Indian youths struggle to get a job and that’s the reality. Even if they are seen working in some companies, their work standards are of poor quality. Millions of students study in different colleges with intentions to get a good job. But the reality is that there are a majority of degree holders when compared to the ones who are doing decent jobs in India.
But this is nothing new as the problem has been there for a long time. Not a long ago, the nation witnessed a growing trend where overqualified candidates have been applying for posts of ‘peons’ and ‘constables’ which depict a complete message of the current unemployment situation in India.
According to a recent United Nations Human Development Report (UNHDR), 77.5% of country’s sum of employed ones are under ‘vulnerable employment’, which is comparatively higher than the global average- 42.5%. Though the numbers remain standstill for the last two years, it is still higher when compared to vulnerable employment rates of neighbouring countries like China (33%), Pakistan (59.7%), Bangladesh (57.5%) and Sri Lanka (40.1%) respectively.
The rates of vulnerable employment have been increasing gradually in India. This problem has also been mentioned in the World Employment and Social Outlook: Trends 2018 report which was published earlier in January. It estimated that out of the 535 million labour workforce in India in 2019, around 398.6 million would have jobs of poor quality. The report also predicted that vulnerable employment effects roughly three out of four workers, as reported by Business Today. It also went on to estimate that the unemployment rate in India will still continue to stay at 3.5% in 2018.
The United Nations describes the term ‘Vulnerable Employment’ as the “Sum of the employment status groups of own-account workers and contributing family workers.” It further defines that such people are “less likely to have formal work arrangements, and are therefore more likely to lack decent working conditions, adequate social security and ‘voice’ through effective representation by trade unions and similar organizations.”
Insufficient earnings, low productivity and extremely difficult conditions of work standards which lessens the effectiveness of the workers’ fundamental rights quite often are the factors of vulnerable employment wherein self-employment and who works at family-run start-up are at risk of falling into this bracket.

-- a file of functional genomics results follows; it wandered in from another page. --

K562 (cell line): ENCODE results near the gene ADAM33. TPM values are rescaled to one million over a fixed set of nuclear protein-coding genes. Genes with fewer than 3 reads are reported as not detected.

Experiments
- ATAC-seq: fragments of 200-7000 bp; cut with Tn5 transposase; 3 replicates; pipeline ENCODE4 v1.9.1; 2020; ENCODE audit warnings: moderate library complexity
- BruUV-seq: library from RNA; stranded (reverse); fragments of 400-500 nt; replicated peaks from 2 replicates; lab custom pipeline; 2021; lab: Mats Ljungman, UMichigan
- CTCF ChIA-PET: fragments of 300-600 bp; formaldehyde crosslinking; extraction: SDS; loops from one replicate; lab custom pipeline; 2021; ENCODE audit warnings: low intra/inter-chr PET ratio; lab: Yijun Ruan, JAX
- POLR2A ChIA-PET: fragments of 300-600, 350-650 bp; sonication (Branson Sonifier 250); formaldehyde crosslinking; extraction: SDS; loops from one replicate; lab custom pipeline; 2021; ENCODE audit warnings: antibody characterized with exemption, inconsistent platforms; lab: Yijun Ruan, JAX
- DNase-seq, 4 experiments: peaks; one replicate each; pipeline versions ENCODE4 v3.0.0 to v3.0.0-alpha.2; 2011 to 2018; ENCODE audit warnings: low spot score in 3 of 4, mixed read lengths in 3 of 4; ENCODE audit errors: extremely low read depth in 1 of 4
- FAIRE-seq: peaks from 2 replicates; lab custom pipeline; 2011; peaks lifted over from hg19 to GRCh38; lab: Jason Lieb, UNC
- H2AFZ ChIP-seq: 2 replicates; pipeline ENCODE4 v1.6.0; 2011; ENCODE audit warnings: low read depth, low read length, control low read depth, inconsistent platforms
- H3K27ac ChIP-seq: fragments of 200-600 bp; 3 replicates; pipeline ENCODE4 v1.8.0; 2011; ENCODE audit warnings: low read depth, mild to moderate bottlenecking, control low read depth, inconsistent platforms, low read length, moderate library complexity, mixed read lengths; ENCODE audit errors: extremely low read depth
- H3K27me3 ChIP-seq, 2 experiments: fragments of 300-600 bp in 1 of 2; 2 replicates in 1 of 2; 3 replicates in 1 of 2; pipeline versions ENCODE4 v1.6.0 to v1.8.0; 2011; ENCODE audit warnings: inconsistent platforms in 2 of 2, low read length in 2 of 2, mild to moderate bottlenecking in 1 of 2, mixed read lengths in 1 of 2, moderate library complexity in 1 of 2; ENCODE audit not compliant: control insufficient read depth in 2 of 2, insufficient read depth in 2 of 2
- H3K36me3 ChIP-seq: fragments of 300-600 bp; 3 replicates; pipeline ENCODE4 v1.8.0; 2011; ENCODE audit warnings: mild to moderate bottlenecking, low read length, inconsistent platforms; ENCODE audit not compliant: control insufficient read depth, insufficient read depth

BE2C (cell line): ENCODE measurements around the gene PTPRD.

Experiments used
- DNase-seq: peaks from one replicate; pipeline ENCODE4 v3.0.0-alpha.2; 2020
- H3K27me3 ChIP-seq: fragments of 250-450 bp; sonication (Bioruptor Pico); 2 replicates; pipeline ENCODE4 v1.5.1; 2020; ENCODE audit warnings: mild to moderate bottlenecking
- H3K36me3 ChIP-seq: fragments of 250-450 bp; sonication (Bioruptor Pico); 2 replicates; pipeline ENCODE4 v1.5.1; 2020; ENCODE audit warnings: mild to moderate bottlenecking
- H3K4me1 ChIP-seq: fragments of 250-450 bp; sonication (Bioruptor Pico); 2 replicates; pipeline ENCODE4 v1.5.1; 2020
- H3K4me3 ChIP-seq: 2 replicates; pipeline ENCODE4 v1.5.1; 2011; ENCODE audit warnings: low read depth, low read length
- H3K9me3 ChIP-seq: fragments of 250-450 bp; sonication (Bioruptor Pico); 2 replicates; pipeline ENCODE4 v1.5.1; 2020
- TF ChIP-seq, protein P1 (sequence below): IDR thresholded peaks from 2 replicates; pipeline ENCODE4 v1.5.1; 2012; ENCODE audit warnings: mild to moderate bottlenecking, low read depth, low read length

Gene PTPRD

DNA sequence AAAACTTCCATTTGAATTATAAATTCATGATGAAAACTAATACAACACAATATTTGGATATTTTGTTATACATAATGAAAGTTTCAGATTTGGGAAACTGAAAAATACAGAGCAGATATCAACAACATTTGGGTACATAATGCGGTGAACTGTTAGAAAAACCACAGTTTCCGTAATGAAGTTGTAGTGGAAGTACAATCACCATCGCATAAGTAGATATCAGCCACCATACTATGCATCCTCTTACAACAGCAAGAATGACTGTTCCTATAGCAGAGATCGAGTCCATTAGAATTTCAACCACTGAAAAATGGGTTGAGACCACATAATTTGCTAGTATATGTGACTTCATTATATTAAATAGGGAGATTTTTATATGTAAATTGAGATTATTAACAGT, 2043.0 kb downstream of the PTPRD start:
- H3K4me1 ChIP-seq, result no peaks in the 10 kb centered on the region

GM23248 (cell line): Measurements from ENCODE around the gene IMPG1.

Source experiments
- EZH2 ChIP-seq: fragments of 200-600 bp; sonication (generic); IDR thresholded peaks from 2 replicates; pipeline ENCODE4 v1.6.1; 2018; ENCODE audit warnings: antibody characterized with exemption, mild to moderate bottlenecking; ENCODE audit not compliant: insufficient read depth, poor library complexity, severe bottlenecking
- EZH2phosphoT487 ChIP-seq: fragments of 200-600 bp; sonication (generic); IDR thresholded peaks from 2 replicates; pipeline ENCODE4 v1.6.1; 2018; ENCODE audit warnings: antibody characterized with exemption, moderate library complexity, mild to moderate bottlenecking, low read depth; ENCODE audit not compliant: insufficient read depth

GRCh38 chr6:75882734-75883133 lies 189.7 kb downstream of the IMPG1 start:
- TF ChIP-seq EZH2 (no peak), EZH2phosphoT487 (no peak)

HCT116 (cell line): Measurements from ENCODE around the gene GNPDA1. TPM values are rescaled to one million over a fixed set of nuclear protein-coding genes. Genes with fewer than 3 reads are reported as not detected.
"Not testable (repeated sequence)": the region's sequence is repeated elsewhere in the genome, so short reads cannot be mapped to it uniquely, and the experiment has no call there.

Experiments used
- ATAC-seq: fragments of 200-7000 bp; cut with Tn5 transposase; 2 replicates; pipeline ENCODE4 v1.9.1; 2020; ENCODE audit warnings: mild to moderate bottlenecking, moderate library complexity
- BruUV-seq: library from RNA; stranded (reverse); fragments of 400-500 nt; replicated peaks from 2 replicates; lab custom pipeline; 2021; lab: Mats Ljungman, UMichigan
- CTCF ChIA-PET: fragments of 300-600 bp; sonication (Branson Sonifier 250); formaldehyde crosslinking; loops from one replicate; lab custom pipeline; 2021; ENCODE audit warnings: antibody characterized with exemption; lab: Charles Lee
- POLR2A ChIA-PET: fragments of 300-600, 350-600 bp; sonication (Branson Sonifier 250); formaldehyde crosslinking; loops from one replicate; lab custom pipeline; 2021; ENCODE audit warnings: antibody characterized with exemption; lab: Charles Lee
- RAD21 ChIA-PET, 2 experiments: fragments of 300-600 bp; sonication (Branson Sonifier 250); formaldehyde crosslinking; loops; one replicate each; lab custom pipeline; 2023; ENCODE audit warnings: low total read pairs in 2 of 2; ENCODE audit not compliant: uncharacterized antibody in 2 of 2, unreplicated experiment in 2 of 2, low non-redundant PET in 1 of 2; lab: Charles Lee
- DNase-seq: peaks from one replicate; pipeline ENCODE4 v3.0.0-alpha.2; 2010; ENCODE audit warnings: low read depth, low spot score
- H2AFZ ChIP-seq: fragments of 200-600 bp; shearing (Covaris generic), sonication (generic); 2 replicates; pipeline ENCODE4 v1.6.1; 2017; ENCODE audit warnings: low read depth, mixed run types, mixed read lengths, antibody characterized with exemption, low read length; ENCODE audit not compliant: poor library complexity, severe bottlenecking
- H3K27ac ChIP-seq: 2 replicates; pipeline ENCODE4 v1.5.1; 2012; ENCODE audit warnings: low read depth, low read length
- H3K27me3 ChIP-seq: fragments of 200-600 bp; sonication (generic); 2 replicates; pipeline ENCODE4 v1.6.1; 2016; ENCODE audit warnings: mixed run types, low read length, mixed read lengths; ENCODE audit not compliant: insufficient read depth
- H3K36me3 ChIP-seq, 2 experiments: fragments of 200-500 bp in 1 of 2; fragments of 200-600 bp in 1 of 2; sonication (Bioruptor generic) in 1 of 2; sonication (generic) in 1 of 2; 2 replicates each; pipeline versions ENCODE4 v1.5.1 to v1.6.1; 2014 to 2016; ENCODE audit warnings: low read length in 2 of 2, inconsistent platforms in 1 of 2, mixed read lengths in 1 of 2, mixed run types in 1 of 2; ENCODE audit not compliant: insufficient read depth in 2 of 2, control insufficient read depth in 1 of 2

The report added that there have been plenty of job opportunities in some ICT-intensive services in India, a large portion of the jobs created in the service sector over the last 2 decades has been in conventional low value-added services jobs. This is where the factors of informality and vulnerable forms of employment rises.
It has also been learnt that informality in the labour workforce affects around 90% of workers in India. The high rate of people employed in the agricultural sector only play a limited role only. Vulnerable employment is also widespread in the manufacturing sector where workers spend working for long hours with only fewer benefits.
According to a report, the unemployment rate in India is expected to stay at 3.5% for the current year and the unemployment rate among youth (15-24 age group) with 28% of the population is predicted to rise from 10% in 2014 to 10.7% in 2019.
According to a report in February, released by the Centre for Monitoring Indian Economy (CMIE), an independent creative team that closely monitors and tracks business and economic data, around 31 million people in India were desperately searching for jobs then. As per the report, since July 2017, the unemployment rate has been rising gradually and there is job Crisis in India.
During his campaigning for the 2014 general elections, PM Narendra Modi had promised that if elected, their government would step up and create as many as 10 million new jobs every year, according to The Logical Indian. However, the Economic Survey of 2016-17 depicted the increase in the unemployment rate in the nation from 4.9% in 2013-14 to 5%, with a steady decline of about 20,000 jobs by 2016.
As per the report by Quartz India, there are around 17 million people in India coming into the workforce every year, but sadly only 5.5 million jobs are being created for them. This goes to show the current employment situation.
It is cognisance of the fact that the recruitments to government jobs are done through civil services exams like UPSC and the Staff Selection Commission (SSC). However, the unemployment condition seems to have gone from bad to worse already with delays. For instance, conducting the SSC CGL exam this year but with no clarification or new dates announced even a month later.
Former PM and renowned economist Dr Manmohan Singh blasted the government’s approach to the unemployment condition in the country. The opposition parties continue to highlight the issue ahead of the 2019 general elections.